The 2018 midterms reinforced the already strong Jewish position in Congress. According to the Jewish Telegraph Agency (JTA) Jewish Congress members are “poised to take key leadership roles”: “Five Jewish Democrats are set to chair key House committees, including three representatives from New York: Jerrold Nadler, the Judiciary Committee; Eliot Engel, Foreign Affairs; and Nita Lowey, Appropriations. Adam Schiff of California will head the Intelligence Committee and John Yarmuth of Kentucky will lead the Budget Committee.” The JTA rundown on “races of significance to Jewish voters” offered lots more good news for Jews, including more than a dozen victories to celebrate, along with only two bits of bad news: Rashida Tlaib’s victory in Michigan and pro-Palestinian Alexandria Ocasio-Cortez’s win in New York. So despite hopeful signs, the gradual erosion of support for Likudnik Israel in the American Jewish community has not yet reached the tipping point. Barring unexpected developments, it will be years before the US frees itself from Israeli occupation.
But how many years? What is worrisome to the Zionists is that “criticism of Israel is part of a package among young progressives along with healthcare for all and jobs for all,” as Democratic strategist Brad Bannon puts it. And that young progressive wave, which Bernie Sanders almost surfed into the White House in 2016, could become a tidal wave, driven by the tectonic shock of revulsion against Trump, in 2020.
Should Muslims join the “young progressive wave”? Islam shares many core values with American progressivism including concern for social and economic justice, opposition to tyranny and usurious piling up of wealth, and an egalitarian ethos that emphasizes morality and ethics. Add the young progressives’ opposition to Islamophobia and support for Palestine, and the movement seems to resonate well with Islam.
But the young progressives also tend to support identity politics: the tendency to think and vote “as a woman,” “as a black,” or “as a Hispanic”. This unhealthy and narcissistic approach has undermined the concern for social justice that once was the hallmark of the Left. It has allowed billionaires and bankers to divide and conquer working people. And certain perverse manifestations of identity politics have contributed to the erosion of the traditional family values that most Muslims share with other socially conservative Americans.
So if Muslims choose to support the young progressives, they ought to try to steer the movement toward social justice for all, rather than petty obsessions with this or that form of identity politics. And fortunately the young progressives are relatively open to that message. After all, the major difference between the Bernie Sanders and Hillary Clinton campaigns was that Sanders was proposing concrete solutions to problems of economic inequality and injustice, whereas Clinton’s message was “make me the first woman president.” Sanders’ triumph over Clinton, which was undone by rigged voting machines, illustrated what Democrats could achieve when they campaigned for economic justice rather than identity politics.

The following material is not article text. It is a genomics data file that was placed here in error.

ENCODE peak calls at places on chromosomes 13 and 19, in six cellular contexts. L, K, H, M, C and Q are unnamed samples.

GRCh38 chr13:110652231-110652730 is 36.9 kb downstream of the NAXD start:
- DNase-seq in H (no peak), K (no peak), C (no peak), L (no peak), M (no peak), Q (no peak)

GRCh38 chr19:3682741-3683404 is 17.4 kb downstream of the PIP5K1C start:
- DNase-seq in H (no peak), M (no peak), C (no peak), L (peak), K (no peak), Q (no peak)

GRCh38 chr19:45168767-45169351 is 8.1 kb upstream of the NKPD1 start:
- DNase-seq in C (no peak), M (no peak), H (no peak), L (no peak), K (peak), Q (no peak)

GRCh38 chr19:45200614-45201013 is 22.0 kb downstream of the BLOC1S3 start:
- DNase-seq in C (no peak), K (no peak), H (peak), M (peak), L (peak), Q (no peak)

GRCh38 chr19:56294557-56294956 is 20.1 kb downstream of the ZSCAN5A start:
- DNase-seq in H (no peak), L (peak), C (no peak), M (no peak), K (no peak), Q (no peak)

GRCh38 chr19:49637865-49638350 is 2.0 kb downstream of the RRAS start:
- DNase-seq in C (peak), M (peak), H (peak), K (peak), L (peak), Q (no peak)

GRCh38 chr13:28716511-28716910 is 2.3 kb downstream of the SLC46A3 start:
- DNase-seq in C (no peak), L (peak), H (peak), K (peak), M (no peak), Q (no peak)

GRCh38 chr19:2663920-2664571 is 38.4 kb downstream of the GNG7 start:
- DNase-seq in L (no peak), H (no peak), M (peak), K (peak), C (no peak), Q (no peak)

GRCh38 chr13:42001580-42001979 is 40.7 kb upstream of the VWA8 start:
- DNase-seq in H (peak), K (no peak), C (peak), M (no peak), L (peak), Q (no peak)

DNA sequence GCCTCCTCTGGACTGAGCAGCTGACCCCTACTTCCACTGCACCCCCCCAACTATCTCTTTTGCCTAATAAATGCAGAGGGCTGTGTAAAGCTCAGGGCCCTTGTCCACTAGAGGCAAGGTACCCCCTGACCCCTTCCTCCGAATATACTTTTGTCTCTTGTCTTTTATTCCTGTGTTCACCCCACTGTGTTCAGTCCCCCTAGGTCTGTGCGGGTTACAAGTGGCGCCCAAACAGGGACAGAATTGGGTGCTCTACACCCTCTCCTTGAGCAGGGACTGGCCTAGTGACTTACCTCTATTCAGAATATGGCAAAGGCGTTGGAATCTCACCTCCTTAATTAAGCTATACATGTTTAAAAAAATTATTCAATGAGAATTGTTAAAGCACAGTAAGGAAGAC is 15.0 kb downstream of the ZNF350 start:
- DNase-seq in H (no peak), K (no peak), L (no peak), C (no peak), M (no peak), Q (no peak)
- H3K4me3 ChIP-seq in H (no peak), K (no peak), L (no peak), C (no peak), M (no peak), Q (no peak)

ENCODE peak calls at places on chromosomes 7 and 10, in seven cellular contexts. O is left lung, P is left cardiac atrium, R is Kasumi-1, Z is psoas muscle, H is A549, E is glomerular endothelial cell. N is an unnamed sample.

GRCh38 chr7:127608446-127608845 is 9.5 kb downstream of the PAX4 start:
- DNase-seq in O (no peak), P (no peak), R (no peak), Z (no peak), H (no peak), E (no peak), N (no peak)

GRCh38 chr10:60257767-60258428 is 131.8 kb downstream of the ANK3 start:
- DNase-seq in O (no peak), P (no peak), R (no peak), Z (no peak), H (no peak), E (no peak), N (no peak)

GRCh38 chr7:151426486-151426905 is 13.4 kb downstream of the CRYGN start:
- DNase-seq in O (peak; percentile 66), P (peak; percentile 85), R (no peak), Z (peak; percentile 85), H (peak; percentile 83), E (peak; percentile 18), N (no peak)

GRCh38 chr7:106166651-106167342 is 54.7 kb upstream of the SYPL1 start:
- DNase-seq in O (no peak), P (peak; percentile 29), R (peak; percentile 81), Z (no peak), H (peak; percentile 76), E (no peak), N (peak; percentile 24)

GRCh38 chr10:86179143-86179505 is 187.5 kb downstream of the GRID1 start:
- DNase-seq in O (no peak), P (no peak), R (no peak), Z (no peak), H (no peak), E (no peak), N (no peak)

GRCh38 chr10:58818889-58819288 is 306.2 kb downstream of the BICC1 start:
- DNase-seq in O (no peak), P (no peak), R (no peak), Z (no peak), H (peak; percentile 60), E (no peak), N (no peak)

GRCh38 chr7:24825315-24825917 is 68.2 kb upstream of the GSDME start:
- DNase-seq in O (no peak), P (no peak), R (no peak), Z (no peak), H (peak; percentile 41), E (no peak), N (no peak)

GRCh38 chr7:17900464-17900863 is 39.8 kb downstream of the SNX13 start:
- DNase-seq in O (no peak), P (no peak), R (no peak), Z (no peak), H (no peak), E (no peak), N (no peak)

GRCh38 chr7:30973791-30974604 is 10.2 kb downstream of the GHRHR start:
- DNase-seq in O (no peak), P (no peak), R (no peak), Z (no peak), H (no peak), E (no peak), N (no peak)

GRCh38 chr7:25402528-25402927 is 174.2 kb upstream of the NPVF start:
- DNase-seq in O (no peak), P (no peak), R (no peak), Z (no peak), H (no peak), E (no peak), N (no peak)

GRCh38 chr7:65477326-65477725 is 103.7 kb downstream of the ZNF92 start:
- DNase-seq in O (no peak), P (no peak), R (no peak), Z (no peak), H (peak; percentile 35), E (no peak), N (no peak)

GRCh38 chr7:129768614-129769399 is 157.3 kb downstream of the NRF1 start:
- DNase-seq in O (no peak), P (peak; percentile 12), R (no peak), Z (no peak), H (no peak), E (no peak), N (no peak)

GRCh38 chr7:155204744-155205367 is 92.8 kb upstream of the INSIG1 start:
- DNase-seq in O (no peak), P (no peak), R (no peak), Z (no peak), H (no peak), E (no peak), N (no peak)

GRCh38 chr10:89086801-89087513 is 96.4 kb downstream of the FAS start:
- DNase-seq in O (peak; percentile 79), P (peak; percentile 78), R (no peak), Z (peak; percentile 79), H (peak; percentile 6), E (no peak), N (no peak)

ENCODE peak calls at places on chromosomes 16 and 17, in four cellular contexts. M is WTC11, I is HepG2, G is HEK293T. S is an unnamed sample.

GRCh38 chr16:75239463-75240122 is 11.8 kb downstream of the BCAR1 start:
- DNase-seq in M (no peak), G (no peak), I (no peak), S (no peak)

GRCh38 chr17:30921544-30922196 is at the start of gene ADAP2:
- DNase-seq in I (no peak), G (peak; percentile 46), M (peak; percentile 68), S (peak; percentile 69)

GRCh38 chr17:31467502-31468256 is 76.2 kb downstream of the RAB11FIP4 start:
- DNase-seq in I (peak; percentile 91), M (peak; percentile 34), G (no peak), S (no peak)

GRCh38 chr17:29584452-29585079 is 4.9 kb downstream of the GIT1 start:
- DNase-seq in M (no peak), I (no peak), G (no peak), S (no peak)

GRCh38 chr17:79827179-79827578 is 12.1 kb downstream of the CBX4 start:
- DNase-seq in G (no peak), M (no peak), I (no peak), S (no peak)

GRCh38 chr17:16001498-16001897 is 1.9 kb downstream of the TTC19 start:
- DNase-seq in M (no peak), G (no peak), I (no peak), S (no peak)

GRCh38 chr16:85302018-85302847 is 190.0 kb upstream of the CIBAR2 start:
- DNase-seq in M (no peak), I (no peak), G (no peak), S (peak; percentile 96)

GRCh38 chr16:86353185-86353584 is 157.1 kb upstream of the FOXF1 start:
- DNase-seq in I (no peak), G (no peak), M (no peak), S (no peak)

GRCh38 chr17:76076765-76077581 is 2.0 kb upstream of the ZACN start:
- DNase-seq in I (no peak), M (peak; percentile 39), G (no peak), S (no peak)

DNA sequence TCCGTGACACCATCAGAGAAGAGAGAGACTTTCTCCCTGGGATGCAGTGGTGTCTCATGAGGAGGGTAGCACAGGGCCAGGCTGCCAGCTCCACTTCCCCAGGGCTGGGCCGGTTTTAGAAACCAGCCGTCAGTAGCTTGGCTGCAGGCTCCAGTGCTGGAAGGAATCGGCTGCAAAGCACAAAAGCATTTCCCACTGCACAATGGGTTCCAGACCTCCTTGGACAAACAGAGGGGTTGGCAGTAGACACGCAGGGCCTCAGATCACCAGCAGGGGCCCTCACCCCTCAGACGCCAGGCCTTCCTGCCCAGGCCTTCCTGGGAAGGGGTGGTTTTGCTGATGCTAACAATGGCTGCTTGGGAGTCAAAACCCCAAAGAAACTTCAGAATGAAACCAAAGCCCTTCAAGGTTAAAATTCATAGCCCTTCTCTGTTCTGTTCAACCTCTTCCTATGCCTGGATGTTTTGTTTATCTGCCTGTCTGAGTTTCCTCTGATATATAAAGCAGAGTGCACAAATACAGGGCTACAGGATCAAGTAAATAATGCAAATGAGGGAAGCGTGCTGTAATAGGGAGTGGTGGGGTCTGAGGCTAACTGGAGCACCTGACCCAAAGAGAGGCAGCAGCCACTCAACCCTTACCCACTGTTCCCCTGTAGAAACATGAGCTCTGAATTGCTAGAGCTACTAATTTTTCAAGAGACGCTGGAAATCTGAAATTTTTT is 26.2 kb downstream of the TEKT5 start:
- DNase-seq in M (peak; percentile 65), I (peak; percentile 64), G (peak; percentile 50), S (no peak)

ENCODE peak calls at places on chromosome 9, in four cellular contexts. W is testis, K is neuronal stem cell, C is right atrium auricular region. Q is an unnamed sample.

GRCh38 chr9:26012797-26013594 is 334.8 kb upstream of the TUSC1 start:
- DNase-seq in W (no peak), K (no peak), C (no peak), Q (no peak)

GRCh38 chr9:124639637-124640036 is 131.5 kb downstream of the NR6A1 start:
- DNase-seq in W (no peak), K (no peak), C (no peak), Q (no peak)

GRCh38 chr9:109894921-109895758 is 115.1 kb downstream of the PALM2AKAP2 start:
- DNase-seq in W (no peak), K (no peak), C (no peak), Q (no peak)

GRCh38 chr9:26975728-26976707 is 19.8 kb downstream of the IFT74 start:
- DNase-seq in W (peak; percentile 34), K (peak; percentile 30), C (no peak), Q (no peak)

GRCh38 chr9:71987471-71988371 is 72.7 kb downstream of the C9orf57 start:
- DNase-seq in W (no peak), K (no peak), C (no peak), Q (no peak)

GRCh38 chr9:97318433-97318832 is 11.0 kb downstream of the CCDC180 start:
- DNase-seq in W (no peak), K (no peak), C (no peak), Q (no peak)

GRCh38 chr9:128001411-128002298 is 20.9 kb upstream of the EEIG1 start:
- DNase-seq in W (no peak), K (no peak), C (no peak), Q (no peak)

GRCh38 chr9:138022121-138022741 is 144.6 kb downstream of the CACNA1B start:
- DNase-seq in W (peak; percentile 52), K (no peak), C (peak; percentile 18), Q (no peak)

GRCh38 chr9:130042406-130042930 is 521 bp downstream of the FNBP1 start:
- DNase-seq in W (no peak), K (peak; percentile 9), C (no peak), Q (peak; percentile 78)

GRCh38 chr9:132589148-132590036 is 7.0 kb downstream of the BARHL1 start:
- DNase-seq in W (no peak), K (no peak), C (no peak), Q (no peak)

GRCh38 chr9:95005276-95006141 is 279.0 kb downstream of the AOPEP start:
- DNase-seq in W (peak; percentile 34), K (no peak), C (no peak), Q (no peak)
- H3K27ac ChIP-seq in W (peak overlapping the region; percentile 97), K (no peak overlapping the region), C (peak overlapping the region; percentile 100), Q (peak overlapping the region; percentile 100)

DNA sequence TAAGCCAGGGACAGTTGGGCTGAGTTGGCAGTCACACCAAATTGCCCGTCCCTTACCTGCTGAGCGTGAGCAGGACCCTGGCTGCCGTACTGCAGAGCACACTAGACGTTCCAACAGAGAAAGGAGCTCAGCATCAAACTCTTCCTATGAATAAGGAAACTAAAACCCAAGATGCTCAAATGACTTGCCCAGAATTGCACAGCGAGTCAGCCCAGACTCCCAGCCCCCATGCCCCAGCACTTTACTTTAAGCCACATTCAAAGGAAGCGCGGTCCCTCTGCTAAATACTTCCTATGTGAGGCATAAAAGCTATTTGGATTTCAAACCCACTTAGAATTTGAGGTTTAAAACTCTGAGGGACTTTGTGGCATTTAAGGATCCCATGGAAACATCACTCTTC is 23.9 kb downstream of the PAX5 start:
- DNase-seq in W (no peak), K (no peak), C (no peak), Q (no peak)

But isn’t a concern with economic justice for Americans rather petty in light of the fact that US economic policies and military actions are causing the ruination and death of millions of Muslims and non-Muslims all over the world? This was a common critique of Bernie Sanders, who rarely spoke about US foreign policy during his campaign for president. It might also be a valid critique of whoever picks up the torch from Sanders and runs with it in 2020.
But opposing US or Zionist empire too radically or effectively is a recipe for political or even actual suicide, as the Kennedy brothers, Malcolm X, Martin Luther King Jr., Paul Wellstone, and others learned the hard way. Likewise, if Sanders intended to challenge the Likudniks, which seems likely, he was politically wise to avoid announcing those intentions too loudly and clearly.
The 2018 midterms showed that Muslims should be guardedly optimistic about their chances of helping ensure that the inevitable decline of US empire occurs, and that Palestinians finally achieve a modicum of justice, perhaps even outright victory. And as the US empire declines and finally collapses, and Americans seek new ways of understanding their place in the universe, the next generation of Muslims could find itself in a position to convey the timeless message of Islam to those who had previously rejected it.
(By Kevin Barrett, a scholar and one of America’s best-known critics of the War on Terror)